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Wed, August 23, 2006
The mysterious disappearance of the brainy kid from the brainy family is only partially solved after his body was found yesterday


The numbers did not add up, and for a young mathematical genius like University of Toronto scholar Robert Barrington Leigh -- who could rattle off the value of pi to the 100th power, and then rhyme it back in reverse -- his disappearance presented an equation that baffled everyone.

And that included a family steeped in academics.

At mid-afternoon yesterday, however, a news bulletin dashed all hope that Robert Barrington Leigh, a 20-year-old honours student missing for nine days from his Edmonton home, would somehow be found alive -- the discovery of a body near the banks of the North Saskatchewan River, and a blue bicycle in the bushes nearby, bringing hope to an end.

Robert Barrington Leigh had vanished two Sundays ago after making dinner for his family, and having then bicycled to meet friends at the Edmonton Folk Music Festival.

He had sent a late-night text message to his girlfriend in Italy, fellow U of T student Lucy Zhang, wishing her good luck on the mid-term exam she was writing overseas, and then there was nothing more.


No subsequent cellphone call was ever made, no action took place on his bank or credit cards. Even the bicycle he was riding -- a blue Raleigh mountain bike -- had vanished without a trace.

It did not look good, even to an optimistic family which had posted a $5,000 reward for information on his whereabouts.

"Everything in his life was coming together," his cousin Anna Bretscher, a PhD scholar and computer sciences lecturer at the U of T's Scarborough campus, had said earlier yesterday, back when hope still had a life.

"He had a girlfriend with whom he was completely in love, and he was going to a wonderful university."

"The whole thing is so enigmatic," added her father, Peter Bretscher, a professor at the University of Saskatchewan. "At that age, you might think of some unhappiness with life, but there was none of that."

Peter Bretscher and his wife, Calliopi, also a professor at the University of Saskatchewan, had come to Toronto a few weeks ago for the birth of their granddaughter, Kaya, now all of five weeks old, and soon became caught up in the mystery of their nephew's bizarre disappearance.

Early yesterday, long before the body was found, Anna Bretscher's husband, Ed Kulperger, had left her and their newborn daughter at their home in the Beach, to travel to Edmonton to help in the family's prolonged search.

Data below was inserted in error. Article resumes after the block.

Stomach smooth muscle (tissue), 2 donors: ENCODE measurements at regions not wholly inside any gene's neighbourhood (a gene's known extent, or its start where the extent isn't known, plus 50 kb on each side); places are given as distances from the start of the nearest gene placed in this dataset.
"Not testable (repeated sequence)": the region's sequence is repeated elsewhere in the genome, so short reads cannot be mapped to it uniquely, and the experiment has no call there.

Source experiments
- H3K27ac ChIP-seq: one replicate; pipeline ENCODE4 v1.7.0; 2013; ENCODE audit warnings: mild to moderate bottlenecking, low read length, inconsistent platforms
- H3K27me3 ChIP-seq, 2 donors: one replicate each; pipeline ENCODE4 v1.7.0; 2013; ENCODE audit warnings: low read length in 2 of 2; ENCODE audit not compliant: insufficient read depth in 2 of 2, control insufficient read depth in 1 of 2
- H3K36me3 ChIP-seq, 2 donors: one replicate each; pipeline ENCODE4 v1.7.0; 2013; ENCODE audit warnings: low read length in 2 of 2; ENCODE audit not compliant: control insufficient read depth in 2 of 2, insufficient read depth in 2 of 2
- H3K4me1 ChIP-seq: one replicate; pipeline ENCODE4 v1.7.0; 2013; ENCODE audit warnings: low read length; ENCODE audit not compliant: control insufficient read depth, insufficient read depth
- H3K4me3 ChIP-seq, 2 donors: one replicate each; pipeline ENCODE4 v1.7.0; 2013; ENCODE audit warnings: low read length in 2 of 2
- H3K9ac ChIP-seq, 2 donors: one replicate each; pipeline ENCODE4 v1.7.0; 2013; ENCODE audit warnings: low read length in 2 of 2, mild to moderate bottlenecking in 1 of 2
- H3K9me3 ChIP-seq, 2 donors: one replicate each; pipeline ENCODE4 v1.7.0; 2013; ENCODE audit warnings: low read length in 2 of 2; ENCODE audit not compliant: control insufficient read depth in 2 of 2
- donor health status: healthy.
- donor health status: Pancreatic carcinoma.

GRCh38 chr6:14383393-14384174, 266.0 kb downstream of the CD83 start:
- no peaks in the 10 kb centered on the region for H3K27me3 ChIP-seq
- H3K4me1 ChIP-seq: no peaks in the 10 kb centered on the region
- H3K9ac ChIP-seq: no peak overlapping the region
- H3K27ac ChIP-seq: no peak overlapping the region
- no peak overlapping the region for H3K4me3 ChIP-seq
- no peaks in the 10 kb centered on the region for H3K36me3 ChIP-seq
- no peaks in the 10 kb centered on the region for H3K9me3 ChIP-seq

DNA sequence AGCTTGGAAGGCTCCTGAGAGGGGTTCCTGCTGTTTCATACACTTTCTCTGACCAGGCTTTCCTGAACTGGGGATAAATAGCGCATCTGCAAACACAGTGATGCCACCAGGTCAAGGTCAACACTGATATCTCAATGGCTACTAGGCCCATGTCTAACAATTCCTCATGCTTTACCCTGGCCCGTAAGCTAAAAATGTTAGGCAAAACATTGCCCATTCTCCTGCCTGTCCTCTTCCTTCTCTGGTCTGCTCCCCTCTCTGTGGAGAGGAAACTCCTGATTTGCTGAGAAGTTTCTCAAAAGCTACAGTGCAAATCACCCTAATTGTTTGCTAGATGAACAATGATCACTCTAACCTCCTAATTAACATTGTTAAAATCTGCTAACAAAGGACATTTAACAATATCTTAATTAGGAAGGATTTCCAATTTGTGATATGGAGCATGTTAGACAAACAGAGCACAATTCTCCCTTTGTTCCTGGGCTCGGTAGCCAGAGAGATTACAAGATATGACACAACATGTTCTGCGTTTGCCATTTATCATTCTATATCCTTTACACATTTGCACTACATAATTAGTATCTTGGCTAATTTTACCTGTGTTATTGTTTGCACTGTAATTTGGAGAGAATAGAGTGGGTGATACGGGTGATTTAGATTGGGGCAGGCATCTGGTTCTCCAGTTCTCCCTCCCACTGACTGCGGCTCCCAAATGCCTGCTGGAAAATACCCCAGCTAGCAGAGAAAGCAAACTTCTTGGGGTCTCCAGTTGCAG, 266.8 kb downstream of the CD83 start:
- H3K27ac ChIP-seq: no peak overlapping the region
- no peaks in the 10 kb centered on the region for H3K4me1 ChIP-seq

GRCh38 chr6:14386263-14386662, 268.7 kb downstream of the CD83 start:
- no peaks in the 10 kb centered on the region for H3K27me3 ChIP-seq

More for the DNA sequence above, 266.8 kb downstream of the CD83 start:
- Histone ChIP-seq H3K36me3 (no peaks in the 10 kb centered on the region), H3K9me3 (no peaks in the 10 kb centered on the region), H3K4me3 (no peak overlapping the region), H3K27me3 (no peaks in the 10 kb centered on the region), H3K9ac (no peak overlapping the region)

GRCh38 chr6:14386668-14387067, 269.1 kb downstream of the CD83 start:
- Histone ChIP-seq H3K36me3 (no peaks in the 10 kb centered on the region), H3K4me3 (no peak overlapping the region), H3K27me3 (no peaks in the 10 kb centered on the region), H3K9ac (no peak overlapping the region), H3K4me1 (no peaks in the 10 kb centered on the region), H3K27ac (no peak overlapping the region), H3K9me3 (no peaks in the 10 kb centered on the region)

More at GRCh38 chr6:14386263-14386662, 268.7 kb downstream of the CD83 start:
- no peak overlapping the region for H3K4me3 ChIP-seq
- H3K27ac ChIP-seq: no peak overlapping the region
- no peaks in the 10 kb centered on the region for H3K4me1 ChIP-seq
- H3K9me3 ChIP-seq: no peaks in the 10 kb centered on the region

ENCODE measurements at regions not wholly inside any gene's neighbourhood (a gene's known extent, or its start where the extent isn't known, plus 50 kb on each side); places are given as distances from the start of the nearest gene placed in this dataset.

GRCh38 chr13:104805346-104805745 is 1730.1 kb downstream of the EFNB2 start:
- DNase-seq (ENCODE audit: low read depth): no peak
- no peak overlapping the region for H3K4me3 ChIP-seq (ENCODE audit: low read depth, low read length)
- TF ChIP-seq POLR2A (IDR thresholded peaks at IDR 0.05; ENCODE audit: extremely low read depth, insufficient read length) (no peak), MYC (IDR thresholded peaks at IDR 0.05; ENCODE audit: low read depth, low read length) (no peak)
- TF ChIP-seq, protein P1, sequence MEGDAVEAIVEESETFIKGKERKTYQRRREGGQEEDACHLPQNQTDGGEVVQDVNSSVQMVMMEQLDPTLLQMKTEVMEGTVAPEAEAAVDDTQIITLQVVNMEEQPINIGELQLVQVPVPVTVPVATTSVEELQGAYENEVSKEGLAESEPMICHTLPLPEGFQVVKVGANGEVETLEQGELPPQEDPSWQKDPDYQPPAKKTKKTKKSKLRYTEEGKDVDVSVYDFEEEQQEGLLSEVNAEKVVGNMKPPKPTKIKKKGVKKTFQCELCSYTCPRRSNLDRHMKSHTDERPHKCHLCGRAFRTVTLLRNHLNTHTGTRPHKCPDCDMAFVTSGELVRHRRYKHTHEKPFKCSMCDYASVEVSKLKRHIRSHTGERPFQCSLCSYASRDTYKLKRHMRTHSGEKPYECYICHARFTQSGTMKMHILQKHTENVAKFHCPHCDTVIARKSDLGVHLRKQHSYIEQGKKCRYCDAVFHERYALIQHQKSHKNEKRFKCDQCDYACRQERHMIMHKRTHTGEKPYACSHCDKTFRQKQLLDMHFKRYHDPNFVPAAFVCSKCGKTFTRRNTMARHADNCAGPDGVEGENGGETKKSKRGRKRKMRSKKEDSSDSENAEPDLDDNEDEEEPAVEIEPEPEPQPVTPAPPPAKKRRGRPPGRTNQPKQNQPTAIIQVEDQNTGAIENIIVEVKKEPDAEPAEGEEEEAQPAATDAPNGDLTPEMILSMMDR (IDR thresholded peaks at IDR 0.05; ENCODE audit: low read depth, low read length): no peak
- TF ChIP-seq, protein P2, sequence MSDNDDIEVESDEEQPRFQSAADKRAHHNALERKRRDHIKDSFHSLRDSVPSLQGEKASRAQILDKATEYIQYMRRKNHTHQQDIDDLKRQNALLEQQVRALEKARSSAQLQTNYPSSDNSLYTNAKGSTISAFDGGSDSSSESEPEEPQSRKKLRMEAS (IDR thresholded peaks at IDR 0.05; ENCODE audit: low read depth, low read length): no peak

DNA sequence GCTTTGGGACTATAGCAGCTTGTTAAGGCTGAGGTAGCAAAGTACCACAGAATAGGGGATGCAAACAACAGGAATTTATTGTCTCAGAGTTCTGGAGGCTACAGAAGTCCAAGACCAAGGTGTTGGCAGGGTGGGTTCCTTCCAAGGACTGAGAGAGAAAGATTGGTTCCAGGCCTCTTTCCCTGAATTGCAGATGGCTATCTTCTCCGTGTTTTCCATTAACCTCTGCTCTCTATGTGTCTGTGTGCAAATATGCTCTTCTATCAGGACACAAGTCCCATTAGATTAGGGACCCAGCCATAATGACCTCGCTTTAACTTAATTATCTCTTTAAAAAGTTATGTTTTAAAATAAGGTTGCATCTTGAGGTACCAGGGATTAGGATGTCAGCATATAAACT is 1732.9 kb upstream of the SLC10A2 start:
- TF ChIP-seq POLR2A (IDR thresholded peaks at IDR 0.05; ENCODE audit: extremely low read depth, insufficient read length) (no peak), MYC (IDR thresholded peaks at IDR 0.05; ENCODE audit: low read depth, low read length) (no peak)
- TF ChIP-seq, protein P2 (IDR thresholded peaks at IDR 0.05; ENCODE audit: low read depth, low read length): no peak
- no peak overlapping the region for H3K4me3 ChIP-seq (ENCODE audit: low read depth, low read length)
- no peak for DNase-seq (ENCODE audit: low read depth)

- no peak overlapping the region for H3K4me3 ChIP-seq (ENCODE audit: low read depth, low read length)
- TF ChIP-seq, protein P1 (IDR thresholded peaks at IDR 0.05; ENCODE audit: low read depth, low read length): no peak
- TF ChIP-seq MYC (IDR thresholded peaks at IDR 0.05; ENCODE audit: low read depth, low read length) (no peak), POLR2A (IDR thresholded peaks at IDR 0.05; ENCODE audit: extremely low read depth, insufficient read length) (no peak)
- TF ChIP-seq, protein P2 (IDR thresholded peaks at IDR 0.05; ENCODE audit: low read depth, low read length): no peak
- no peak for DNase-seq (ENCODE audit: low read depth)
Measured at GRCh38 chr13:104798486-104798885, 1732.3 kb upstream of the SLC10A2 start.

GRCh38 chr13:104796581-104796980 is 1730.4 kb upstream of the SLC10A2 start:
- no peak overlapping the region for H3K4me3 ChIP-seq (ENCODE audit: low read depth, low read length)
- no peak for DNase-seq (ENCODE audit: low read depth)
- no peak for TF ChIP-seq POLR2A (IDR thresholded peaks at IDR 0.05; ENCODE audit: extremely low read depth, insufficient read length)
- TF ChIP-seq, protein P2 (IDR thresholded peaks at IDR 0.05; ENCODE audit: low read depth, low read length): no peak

Accompanying him was Paul Bretscher, Anna's 23-year-old brother, a political science student at U of T, past president of the Student Administrative Council (SAC) and now student vice-president of external affairs.


If there were two reasons for Robert Barrington Leigh had chosen U of T over the enticements of such high-profile American institutions such as Harvard, MIT and Stanford, Anna and Paul Bretscher were those two reasons.

"I think we provided the reassurance of having family close at hand," said Anna Bretscher. "U of T has an excellent math department, and Robert had his cousin Paul to show him the ropes."

Peter Bretscher is the brother of Iris Barrington Leigh, the dead man's mother, and to say a high level of academia runs in the family genes would be an understatement.

Their father, Dr. Egon Bretscher, worked alongside Dr. Ernest Rutherford, the brilliant Nobel Prize-winning scientist known as the "father of the atom," and later he worked on the Manhattan Project, in the United States' development of the first nuclear bomb.

Brilliance in mathematics and physics were virtual givens.

Yesterday morning, long before the news bulletin out of Edmonton dashed all hope, Iris Barrington Leigh appeared on Canada-AM and ominously spoke of her son in the past tense. Robert "was" this, Robert "was" that.

"I don't think she has slept in the last two weeks," Anna Bretscher tried to explain before her aunt's maternal intuition became so tragically accurate. "No one wants to give up hope. Robert is one of those people who you can say truly loves life.

"He's never down. He's always upbeat."

Here in Toronto, Robert Barrington Leigh's school, U of T's University College, had donated $500 towards the costs of the search for their academic colleague and friend. Posters had started going up throughout the university's campus.

And SAC had sent out more than 2,000 e-mails to students advising them of Barrington Leigh's disappearance in hopes that he had tried to contact someone ... anyone.

By late afternoon yesterday, however, it was obvious that all efforts were tragically for naught -- with a news bulletin suddenly bringing to a close all talk of Robert Barrington Leigh still being in the present tense, as police began the forensic investigation into his cause of death.


"The news is bad. They found Robert's body in the river," a heartbroken John Barrington Leigh, a retired University of Alberta professor, said of his son around 1 p.m. yesterday, Edmonton time. "Some people were prepared for the worst and this is the worst."

According to cousin, Anna Bretscher, initial confirmation came quickly.

There was a wallet found in the pants pocket of the body that was pulled yesterday from the raging North Saskatchewan River, and in that wallet was found Robert Barrington Leigh's driver's licence.

And the body was wearing the shirt that Robert Barrington Leigh is pictured wearing here -- the same shirt he was wearing nine days ago on the day he disappeared.
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